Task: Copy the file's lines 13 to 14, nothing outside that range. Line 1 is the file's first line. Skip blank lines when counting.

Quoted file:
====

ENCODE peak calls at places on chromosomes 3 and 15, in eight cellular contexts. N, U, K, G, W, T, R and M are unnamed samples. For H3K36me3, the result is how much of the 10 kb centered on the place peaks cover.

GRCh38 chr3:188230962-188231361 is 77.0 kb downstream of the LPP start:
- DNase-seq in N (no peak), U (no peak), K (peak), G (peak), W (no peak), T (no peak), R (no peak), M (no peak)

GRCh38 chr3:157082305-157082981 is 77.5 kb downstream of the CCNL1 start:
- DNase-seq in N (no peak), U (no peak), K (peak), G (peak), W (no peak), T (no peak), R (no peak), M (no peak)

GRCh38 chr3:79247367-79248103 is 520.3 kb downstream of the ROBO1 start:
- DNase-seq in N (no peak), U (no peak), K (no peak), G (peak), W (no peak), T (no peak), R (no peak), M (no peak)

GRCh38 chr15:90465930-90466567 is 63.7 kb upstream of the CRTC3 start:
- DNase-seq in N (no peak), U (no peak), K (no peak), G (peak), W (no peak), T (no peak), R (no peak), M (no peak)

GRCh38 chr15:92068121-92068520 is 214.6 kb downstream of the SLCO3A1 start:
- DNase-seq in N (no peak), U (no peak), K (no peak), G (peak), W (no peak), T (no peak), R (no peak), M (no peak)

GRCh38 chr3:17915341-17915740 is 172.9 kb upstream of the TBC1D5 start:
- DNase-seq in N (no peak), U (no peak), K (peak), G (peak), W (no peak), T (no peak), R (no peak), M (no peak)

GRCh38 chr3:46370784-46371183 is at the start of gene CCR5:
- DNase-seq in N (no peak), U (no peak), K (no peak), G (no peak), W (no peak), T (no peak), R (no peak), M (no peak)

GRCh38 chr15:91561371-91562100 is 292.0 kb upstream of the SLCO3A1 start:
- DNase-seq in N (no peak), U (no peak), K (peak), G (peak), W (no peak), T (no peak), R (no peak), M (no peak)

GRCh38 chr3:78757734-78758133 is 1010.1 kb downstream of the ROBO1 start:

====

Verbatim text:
- DNase-seq in N (no peak), U (no peak), K (peak), G (peak), W (no peak), T (no peak), R (no peak), M (no peak)

GRCh38 chr3:46370784-46371183 is at the start of gene CCR5: